Weight Training Stimulates the Learning and Memory Portion of the Brain
We know that exercise benefits us in many ways, including boosting our immune system. There is research that indicates that an active lifestyle may help reduce the risk of developing dementia/Alzheimer’s. Now, researchers in Australia believe that strength training may reduce our chance of developing Alzheimer’s.
At the University of Sydney, they studied people who were at high risk of developing Alzheimer’s. They placed the participants into four groups – one group participated in computer-aided brain stimulation exercises, another group did strength training, a third did a combination of those, and a fourth control group.
The groups that did strength training exercised for 45 minutes, twice a week for six months. And then they waited a full twelve months. What they saw was a dramatic difference in the decline in the sub-parts of the hippocampus (area of the brain critical for learning and memory). In the control group, the area of the hippocampus shrank at an expected rate of 3 to 4 percent over that time. In the groups participating in strength training, it shrank at 1 to 2 percent, or not at all.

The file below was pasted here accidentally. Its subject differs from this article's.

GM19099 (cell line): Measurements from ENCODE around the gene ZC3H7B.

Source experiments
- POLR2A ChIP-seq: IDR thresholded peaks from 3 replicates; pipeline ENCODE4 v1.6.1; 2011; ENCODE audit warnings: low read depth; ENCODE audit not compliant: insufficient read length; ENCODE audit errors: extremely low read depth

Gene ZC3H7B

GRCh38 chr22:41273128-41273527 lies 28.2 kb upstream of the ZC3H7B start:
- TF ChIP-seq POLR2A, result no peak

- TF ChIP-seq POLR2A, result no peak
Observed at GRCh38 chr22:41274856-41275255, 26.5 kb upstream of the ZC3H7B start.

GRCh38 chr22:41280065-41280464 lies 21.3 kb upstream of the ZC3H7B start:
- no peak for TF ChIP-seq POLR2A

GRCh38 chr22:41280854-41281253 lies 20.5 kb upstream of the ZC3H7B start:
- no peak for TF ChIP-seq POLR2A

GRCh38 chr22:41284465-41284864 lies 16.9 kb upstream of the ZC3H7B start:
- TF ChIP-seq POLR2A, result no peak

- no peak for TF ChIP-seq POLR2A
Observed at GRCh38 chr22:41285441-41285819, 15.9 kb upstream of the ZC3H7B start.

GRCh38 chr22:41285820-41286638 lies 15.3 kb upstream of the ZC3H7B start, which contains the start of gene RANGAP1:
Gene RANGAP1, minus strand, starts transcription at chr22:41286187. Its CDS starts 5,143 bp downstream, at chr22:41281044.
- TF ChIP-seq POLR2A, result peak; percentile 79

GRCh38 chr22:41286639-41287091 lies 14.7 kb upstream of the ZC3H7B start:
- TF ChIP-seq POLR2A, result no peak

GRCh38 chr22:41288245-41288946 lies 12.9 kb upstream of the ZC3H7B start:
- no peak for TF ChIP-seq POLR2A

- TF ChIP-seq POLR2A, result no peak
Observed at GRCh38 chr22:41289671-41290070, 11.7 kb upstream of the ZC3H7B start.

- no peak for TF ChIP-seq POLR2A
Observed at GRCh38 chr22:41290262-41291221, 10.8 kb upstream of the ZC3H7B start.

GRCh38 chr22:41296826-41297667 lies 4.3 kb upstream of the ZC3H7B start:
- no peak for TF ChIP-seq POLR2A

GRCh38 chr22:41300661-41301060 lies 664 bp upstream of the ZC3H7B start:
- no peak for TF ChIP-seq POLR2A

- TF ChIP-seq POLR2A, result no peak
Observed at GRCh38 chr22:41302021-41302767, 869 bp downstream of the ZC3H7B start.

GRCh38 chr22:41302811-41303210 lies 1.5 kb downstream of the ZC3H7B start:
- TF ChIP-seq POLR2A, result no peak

Professor Valenzuela was amazed at the difference they saw. He said, “There was clear difference in terms of brain anatomy and linked to that, those people doing strength exercises had far better cognitive outcomes than otherwise.”
Valenzuela goes on to say that there were two competing theories as to why strength training may help improve brain function, “One is the chemical cocktail idea which is pumping weights and doing exercise releases a whole myriad of chemicals into the bloodstream which are good for the body, good for anti-diabetes, they’re good for anti-inflammatory.
The other idea is a central nervous system idea, which is doing what doing exercise repetitively stimulates almost electrically these memory parts of the hippocampus. We know this from rodents, we’re not sure if this happens in humans.”